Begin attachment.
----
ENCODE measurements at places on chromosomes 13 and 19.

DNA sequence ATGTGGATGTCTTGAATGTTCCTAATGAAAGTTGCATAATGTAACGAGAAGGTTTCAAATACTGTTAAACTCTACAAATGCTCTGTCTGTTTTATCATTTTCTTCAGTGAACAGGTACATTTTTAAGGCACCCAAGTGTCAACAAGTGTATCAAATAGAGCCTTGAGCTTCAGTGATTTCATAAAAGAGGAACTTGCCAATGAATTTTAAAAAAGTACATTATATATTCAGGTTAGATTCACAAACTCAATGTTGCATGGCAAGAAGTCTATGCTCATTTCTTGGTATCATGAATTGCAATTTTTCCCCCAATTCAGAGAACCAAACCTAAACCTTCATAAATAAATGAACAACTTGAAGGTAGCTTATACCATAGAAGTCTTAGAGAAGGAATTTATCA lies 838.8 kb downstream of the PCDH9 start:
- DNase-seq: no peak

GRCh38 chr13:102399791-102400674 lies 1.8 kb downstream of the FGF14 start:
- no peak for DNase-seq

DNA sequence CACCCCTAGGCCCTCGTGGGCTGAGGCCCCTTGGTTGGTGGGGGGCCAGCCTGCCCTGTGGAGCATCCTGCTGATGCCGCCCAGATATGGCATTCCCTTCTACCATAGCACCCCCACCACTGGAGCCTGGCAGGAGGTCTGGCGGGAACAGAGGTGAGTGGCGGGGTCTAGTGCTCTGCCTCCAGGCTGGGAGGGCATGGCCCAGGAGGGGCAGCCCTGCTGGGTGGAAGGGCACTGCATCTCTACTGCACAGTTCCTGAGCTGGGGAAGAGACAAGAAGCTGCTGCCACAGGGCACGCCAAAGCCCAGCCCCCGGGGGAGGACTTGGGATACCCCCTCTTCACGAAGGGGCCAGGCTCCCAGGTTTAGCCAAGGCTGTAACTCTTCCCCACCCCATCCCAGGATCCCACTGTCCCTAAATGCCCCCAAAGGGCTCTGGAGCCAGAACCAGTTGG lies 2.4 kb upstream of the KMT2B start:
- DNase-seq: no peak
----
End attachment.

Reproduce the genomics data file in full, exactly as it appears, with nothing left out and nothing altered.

ENCODE measurements at places on chromosomes 13 and 19.

DNA sequence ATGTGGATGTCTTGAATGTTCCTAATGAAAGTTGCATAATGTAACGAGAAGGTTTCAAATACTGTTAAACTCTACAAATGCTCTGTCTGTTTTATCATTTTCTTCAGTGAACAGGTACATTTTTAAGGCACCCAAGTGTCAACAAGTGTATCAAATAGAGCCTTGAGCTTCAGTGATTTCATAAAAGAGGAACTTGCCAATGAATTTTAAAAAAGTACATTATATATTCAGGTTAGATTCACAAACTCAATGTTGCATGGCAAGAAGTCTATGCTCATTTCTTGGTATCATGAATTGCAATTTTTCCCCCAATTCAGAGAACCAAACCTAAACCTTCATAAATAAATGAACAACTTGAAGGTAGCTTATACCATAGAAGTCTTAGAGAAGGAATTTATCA lies 838.8 kb downstream of the PCDH9 start:
- DNase-seq: no peak

GRCh38 chr13:102399791-102400674 lies 1.8 kb downstream of the FGF14 start:
- no peak for DNase-seq

DNA sequence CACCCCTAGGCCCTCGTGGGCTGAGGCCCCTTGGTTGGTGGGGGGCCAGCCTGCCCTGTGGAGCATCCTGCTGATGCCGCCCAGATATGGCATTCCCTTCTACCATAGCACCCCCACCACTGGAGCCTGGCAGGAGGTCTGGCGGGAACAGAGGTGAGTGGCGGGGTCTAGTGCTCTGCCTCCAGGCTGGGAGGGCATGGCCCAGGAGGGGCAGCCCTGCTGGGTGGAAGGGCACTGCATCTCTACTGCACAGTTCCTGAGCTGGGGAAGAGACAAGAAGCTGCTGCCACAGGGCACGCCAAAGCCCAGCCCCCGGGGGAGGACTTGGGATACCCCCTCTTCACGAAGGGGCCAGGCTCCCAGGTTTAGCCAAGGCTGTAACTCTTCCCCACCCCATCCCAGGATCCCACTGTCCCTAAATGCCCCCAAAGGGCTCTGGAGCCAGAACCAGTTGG lies 2.4 kb upstream of the KMT2B start:
- DNase-seq: no peak